April 24, 2015

American history teachers will soon have a powerful tool in their arsenal.

Paramount Pictures' Home Media Distribution division announced that it will provide a complimentary copy of Ava DuVernay's Selma to every public and private high school in the U.S. Selma chronicles the march that Dr. Martin Luther King, Jr. led from Selma to Montgomery for equal voting rights.

"By providing DVDs to all of the high schools in the country, we hope to reach all 18 million high school students with the film's powerful and inspiring story," Megan Colligan, a Paramount executive, said in a statement. "With many of these students preparing to vote for the first time in next year's elections, it is especially fitting that they witness the bravery and fortitude of those who fought to establish the Voting Rights Act of 1965." Meghan DeMaria

6:49 a.m.

The average price of gasoline in the U.S. rose to $3.008 a gallon Wednesday, the first time gas prices have topped $3 a gallon since 2014, Bloomberg News reports, citing AAA data. The proximate cause of the rise in gas prices is the shutdown of the Colonial Pipeline due to a suspected Russian ransomware cyberattack. The pipeline carries 45 percent of all fuel to the East Coast, and news of the pipeline suspension, plus the resulting higher prices, led to gas shortages throughout the Southeast.

"This is our fault," Devin Singer of Wilmington, North Carolina, told The Washington Post. "This whole thing. The people's fault. Same thing with the whole toilet paper shortage. Everybody wants something and nobody has it, so we all freak out and then nobody can get it. It's mass hysteria." Energy Secretary Jennifer Granholm essentially agreed with that analysis Tuesday evening and asked Americans to stop "hoarding gasoline."

But the rise in gas prices also coincided with a shift toward the summer driving season, when gas prices are higher, and concerns on Wall Street about rising inflation. Stock futures were slightly lower in the U.S. early Wednesday in anticipation of the Labor Department's monthly report on consumer prices. Peter Weber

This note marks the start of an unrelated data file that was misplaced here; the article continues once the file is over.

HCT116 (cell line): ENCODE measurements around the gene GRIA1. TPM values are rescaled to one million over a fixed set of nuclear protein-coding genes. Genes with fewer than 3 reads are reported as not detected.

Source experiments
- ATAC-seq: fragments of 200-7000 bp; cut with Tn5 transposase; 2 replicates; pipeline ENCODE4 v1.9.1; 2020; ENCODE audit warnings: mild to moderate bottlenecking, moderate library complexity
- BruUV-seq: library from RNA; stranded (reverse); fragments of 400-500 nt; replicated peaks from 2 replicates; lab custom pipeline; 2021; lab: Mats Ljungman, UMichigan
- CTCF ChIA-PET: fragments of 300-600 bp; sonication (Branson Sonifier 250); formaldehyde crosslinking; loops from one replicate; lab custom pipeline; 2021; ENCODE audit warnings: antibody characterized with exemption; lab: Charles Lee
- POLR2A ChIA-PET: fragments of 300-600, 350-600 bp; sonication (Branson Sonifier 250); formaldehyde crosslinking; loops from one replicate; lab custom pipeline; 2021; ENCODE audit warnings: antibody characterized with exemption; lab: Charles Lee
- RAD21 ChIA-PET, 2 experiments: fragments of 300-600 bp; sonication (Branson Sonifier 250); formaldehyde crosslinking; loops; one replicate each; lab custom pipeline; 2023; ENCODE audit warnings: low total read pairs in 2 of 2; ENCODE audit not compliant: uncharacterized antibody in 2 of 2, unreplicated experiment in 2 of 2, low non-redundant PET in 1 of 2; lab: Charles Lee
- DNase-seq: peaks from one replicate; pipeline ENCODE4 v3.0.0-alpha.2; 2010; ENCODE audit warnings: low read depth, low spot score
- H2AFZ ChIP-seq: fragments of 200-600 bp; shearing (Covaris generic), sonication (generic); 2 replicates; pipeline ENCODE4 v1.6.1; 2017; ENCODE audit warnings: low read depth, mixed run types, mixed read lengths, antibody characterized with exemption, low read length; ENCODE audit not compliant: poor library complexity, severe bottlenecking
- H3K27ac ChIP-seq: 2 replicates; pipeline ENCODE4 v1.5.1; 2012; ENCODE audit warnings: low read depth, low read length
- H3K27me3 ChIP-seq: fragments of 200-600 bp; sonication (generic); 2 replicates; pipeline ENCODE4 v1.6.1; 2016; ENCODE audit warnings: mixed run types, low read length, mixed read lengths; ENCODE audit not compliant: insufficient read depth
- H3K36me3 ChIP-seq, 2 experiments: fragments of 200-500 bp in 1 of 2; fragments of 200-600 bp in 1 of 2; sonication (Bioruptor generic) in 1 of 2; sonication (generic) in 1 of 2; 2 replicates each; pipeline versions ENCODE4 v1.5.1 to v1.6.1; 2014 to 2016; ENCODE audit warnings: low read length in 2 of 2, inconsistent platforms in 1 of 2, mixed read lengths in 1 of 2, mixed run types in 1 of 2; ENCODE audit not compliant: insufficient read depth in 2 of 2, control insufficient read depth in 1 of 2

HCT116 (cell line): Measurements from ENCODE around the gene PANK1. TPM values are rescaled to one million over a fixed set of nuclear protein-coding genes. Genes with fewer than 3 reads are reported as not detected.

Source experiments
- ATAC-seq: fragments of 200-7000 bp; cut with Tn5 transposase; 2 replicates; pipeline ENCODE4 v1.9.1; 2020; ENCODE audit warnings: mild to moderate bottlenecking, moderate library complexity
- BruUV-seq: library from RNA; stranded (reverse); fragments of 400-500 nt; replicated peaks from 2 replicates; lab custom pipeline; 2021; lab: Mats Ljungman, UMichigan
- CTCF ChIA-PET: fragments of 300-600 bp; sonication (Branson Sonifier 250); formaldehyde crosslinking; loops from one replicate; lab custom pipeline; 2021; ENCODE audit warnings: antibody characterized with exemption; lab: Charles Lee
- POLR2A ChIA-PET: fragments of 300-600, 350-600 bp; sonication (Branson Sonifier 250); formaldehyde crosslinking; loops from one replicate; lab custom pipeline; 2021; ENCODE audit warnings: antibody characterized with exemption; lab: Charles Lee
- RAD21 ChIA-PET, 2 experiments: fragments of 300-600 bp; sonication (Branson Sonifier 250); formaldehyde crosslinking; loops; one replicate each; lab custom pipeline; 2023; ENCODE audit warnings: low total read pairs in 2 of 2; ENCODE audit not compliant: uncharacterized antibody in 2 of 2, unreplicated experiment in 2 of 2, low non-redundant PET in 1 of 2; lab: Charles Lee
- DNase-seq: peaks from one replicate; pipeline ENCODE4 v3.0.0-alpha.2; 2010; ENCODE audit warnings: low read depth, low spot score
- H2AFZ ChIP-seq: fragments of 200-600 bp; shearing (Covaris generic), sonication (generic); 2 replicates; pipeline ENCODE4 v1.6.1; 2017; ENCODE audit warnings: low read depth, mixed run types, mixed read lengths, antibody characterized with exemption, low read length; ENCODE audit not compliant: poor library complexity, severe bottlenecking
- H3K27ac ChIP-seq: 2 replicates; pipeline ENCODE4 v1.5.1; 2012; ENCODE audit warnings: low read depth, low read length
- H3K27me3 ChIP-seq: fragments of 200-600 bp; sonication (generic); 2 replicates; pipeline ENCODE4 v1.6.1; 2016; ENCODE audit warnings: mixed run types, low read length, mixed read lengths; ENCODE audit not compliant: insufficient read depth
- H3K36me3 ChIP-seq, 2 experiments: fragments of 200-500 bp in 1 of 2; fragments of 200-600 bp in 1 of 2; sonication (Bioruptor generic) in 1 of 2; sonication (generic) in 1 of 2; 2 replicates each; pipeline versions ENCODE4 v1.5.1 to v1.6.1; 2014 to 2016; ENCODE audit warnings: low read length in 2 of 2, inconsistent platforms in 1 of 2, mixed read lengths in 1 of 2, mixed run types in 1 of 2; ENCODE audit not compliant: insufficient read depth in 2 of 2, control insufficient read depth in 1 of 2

5:58 a.m.

The U.S. was administering an average of 3.3 million COVID-19 vaccine doses a day in mid-April, and then, to the alarm fo public health officials, the numbers started steadily declining, dropping to a seven-day average of 1.98 million doses a day on May 8. Since then, the numbers have started rising again, hitting an average of 2.2 million daily doses administer by Wednesday, according to Centers for Disease Control and Prevention data tabulated by The Washington Post and The Wall Street Journal.

Andy Slavitt, a White House COVID-19 adviser, gave the slight uptick a thumbs-up on Tuesday.

About 44.7 percent of U.S. adults are fully vaccinated, including 71.6 percent of people 65 and older, the Journal reports, though those number varies from state to state. Connecticut, for example, has fully vaccinated 56.3 percent of all adults, while Alabama has vaccinated 33.2 percent. The overall vaccination rate is primed for a bump as adolescents age 12 to 15 become eligible, likely later this week.

The U.S. recorded its fourth straight day of fewer than 40,000 new COVID-19 infections on Tuesday — Johns Hopkins University recorded 33,000 new cases, down from Monday's 36,898 cases. The last time the seven-day average of new cases — 38,826 as of Monday, the Journal reports — was that low is back in the mid-September trough between two waves of infections. Another 684 Americans died of COVID-19 on Tuesday, bringing the recorded U.S. pandemic total to 582,800 deaths. Peter Weber

4:56 a.m.

"Today, President Biden met with six state governors to discuss ways that they can get more Americans vaccinated," Jimmy Fallon said on Tuesday's Tonight Show. "They spent about 15 minutes coming up with ideas and three hours talking about if Bennifer is back." The Biden administration "is teaming up with McDonald's to raise vaccine awareness, so get ready for the all new McDerna," he joked. "You know we're living through historic times when McDonald's is giving public health advice."